On October 31, 2008, the Law Division heard argument on defendant's appeal from the prosecutor's rejection of defendant's PTI application. The court held that: the prosecutor considered all relevant factors; defendant failed to present compelling factors to overcome the presumption against PTI admission, which was applicable because defendant had deliberately committed the offense with violence; defendant had caused injury to Officer Newman; and even if the officer's medical record later showed that his injuries were not caused by defendant's conduct this would not require the prosecutor to admit defendant to PTI because defendant had, without dispute, acted violently when he resisted arrest.

Later that day, defendant entered a negotiated plea of guilty to third-degree resisting arrest. Pursuant to the plea agreement, the prosecutor agreed to recommend non-custodial probation and promised to provide the officer's medical records prior to sentencing, emphasizing that defendant could re-file the PTI application if the medical records raised a significant question as to causation.

The record reflects that on January 21, 2009, the prosecutor sent Officer Newman's seventy-one page medical record to defendant. The record does not establish whether the records were hand-delivered or mailed.

At the time of sentencing on January 23, 2009, neither side referred to Newman's medical records. In particular, defendant did not state that the medical records had not been provided, nor did he make any argument concerning a lack of a causal connection between the events of September 7, 2007 and Newman's injuries. Instead, defense counsel acknowledged the accuracy of the pre-sentence report and asked the court to sentence defendant in accordance with the plea agreement. As we have already noted, in his plea agreement defendant had reserved the right to file a motion for reconsideration of the court's October 31, 2008 order if Newman's medical records did not establish causation. Defendant never filed any such motion.

On appeal, defendant raises the following claims:




As we review the trial court's decision overturning the prosecutor's denial of PTI, we remain mindful that the initial decision to accept or reject a defendant's PTI application lies with the prosecutor. State v. Leonardis, 73 N.J. 360, 381 (1977) (Leonardis II). Absent evidence to the contrary, it is presumed that in considering a defendant's PTI application, the prosecutor considered all relevant factors. State v. Baynes, 148 N.J. 434, 444 (1997).

Once a prosecutor refuses to consent to the diversion of a particular defendant, the prosecutor's decision is to be afforded considerable deference. State v. DeMarco, 107 N.J. 562, 566 (1987). "In fact, the level of deference which is required is so high that it has been categorized as 'enhanced deference.'" State v. Kraft, 265 N.J. Super. 106, 111 (App. Div. 1993) (quoting DeMarco, supra, 107 N.J. at 566). As a result, the scope of a court's review of a prosecutor's decision to reject a defendant's PTI application is severely limited. State v. Bender, 80 N.J. 84, 89 (1979). "[J]udicial review is 'available to check only the most egregious examples of injustice and unfairness.'" DeMarco, supra, 107 N.J. at 566 (quoting Leonardis II, supra, 73 N.J. at 384). Accordingly, a defendant attempting to overcome a prosecutorial veto must "clearly and convincingly establish that the prosecutor's refusal to sanction admission into [a PTI Program] was based on a patent and gross abuse of his discretion." Leonardis II, supra, 73 N.J. at 382. In Bender, the Court elaborated on the patent and gross abuse of discretion standard:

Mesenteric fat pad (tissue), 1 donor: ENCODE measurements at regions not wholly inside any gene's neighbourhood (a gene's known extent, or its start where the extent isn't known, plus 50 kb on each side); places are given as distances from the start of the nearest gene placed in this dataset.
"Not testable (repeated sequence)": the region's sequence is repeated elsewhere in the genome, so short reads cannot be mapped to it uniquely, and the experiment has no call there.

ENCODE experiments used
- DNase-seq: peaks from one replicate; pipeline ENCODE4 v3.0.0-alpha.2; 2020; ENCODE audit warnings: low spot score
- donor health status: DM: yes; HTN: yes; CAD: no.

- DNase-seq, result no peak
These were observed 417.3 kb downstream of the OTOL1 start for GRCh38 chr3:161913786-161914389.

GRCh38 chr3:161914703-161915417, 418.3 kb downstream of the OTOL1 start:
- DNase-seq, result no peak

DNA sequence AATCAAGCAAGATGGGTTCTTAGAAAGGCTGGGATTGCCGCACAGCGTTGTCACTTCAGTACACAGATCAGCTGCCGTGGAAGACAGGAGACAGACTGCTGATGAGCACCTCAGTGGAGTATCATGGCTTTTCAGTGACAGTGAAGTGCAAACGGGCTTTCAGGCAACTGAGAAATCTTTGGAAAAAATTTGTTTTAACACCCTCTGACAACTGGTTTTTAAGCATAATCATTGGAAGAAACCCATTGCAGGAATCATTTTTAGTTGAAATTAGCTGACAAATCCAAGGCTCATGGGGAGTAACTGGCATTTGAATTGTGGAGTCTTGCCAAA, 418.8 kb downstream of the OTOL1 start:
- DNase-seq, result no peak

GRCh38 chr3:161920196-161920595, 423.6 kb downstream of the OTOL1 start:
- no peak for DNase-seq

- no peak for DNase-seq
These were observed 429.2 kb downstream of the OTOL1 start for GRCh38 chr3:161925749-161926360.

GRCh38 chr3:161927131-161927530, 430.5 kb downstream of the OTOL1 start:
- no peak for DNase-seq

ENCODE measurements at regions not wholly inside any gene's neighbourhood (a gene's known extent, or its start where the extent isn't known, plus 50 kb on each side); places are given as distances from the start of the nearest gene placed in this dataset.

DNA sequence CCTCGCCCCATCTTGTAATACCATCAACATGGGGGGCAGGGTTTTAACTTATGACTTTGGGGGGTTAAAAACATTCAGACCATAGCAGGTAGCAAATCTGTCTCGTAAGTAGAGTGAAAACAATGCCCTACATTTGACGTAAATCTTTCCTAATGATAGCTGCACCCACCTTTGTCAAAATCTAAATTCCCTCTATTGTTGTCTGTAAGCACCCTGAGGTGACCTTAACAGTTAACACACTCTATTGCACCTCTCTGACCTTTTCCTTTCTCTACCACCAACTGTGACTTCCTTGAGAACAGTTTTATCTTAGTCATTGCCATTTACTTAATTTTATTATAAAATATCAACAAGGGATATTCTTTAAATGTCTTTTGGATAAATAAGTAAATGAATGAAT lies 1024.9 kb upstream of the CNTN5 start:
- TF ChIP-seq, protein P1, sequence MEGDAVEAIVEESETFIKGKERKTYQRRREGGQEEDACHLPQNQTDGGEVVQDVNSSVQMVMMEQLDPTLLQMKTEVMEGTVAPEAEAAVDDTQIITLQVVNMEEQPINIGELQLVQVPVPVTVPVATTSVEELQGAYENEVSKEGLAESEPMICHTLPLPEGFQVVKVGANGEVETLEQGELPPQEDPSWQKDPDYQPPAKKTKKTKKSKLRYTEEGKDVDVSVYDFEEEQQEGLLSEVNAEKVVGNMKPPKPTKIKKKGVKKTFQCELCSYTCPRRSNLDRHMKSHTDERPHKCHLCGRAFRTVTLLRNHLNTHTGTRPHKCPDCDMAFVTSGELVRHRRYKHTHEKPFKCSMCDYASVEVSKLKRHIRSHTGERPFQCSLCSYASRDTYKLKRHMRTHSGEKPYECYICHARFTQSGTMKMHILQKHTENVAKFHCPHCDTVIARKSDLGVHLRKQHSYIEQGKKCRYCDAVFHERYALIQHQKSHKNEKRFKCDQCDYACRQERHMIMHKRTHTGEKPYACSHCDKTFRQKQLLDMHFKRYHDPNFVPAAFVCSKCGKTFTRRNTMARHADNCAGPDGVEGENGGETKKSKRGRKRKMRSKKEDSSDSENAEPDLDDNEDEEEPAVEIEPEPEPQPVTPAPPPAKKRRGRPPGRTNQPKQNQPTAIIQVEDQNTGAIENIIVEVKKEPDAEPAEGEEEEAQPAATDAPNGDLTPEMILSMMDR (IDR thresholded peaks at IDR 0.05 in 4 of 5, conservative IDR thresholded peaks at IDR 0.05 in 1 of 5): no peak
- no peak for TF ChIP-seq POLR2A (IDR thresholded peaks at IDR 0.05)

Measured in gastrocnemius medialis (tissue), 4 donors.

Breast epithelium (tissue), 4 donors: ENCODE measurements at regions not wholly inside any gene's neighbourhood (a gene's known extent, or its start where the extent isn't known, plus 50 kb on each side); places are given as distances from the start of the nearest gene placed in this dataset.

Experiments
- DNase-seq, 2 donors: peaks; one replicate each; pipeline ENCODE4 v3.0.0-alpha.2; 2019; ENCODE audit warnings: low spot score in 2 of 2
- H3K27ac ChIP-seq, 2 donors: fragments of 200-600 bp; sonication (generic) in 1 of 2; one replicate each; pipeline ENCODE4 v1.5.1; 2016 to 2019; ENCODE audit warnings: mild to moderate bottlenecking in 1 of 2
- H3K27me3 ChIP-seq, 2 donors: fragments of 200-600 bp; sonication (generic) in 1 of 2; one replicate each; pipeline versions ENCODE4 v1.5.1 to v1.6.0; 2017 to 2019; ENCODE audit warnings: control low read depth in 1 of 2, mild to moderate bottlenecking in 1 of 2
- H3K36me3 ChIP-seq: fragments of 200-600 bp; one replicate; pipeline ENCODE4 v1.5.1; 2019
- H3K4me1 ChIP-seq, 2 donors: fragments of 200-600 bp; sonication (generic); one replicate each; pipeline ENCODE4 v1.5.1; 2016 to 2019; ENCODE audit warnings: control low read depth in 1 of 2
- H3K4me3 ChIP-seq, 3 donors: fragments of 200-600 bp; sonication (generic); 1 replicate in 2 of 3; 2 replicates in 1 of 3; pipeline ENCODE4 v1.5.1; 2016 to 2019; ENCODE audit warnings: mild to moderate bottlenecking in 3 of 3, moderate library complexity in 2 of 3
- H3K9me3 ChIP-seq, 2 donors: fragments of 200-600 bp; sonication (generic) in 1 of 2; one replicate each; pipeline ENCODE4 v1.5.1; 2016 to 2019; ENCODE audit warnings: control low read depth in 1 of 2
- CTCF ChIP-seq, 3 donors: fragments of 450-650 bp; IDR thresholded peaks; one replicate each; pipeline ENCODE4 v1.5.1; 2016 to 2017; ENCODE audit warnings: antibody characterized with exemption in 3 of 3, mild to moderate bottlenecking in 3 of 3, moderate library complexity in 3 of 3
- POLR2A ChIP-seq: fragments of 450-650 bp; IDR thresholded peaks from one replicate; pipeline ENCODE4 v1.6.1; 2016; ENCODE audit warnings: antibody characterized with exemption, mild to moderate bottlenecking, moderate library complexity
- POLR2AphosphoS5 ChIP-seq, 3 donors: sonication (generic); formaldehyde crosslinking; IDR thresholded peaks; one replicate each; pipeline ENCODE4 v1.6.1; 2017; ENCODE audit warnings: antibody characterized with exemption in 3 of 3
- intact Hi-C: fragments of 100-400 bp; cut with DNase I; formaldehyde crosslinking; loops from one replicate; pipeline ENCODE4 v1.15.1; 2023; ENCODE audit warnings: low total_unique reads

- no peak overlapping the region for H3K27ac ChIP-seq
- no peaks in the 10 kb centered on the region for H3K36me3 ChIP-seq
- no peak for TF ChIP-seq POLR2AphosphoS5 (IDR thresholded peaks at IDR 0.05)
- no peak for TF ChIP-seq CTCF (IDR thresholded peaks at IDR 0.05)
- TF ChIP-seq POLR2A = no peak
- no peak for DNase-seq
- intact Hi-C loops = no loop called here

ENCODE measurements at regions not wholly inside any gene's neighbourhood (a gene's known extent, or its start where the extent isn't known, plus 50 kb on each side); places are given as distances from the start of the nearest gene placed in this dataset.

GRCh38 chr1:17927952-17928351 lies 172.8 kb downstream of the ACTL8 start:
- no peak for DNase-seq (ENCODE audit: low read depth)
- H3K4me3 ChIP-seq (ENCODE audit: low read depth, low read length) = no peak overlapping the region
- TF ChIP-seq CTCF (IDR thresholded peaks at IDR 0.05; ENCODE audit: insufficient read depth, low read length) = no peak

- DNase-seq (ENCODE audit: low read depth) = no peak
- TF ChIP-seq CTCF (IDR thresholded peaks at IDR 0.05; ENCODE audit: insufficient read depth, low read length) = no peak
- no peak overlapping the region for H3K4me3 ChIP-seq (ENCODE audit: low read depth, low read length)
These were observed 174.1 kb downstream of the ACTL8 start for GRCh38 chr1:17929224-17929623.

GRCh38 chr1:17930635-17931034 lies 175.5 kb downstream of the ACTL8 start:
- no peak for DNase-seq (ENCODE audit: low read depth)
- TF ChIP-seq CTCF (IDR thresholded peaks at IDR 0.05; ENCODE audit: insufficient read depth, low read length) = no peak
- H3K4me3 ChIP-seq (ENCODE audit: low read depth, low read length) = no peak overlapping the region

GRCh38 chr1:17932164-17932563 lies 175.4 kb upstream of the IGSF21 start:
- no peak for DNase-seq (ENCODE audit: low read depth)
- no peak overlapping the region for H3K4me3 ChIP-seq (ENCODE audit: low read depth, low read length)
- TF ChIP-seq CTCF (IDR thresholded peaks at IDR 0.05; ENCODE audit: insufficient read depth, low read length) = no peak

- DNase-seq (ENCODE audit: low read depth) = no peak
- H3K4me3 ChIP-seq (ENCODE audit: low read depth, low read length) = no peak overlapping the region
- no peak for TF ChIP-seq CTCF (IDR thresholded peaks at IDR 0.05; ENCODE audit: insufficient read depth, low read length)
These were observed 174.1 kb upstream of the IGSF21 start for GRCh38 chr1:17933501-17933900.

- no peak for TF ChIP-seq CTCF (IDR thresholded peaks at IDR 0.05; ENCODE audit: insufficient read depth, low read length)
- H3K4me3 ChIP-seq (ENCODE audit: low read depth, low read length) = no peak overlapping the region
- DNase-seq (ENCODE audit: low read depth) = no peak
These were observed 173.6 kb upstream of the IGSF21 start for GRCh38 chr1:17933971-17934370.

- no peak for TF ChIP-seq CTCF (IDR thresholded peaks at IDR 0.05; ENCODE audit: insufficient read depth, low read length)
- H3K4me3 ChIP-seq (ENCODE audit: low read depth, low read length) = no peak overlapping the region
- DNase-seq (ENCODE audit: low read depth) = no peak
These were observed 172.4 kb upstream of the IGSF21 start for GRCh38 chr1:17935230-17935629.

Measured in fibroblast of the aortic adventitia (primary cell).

Ordinarily, an abuse of discretion will be manifest if defendant can show that a prosecutorial veto (a) was not premised upon a consideration of all relevant factors, (b) was based upon a consideration of irrelevant or inappropriate factors, or (c) amounted to a clear error in judgment. In order for such an abuse of discretion to rise to the level of "patent and gross," it must further be shown that the prosecutorial error complained of will clearly subvert the goals underlying Pretrial Intervention. [Bender, supra, 80 N.J. at 93 (citation omitted).]

With these principles in mind, we review the judge's refusal to overturn the prosecutor's rejection of defendant from PTI.

Several statutory factors bear upon a prosecutor's consideration of a defendant's PTI application, including: N.J.S.A. 2C:43-12(e)(2), "[t]he facts of the case"; N.J.S.A. 2C:43-12(e)(4), "[t]he desire of the complainant or victim to forego prosecution"; and N.J.S.A. 2C:43-12(e)(10), "[w]hether or not the crime is of an assaultive or violent nature, whether in the criminal act itself or in the possible injurious consequences of such behavior."

Moreover, the Guidelines for operation of the PTI program, which were initially adopted and approved by the Supreme Court in 1979, specifically provide: whenever a defendant is charged with a crime that was "deliberately committed with violence or threat of violence against another person, . . . the defendant's application should generally be rejected." Guidelines for Operation of Pretrial Intervention in New Jersey, Pressler & Verniero, Current N.J. Court Rules, Guideline 3(i)(3) at 1082 (2011). Notably, Guideline 3(i)(3) does not require that a defendant deliberately inflicted the injuries, so long as his violent conduct was a deliberate, rather than a reckless, act.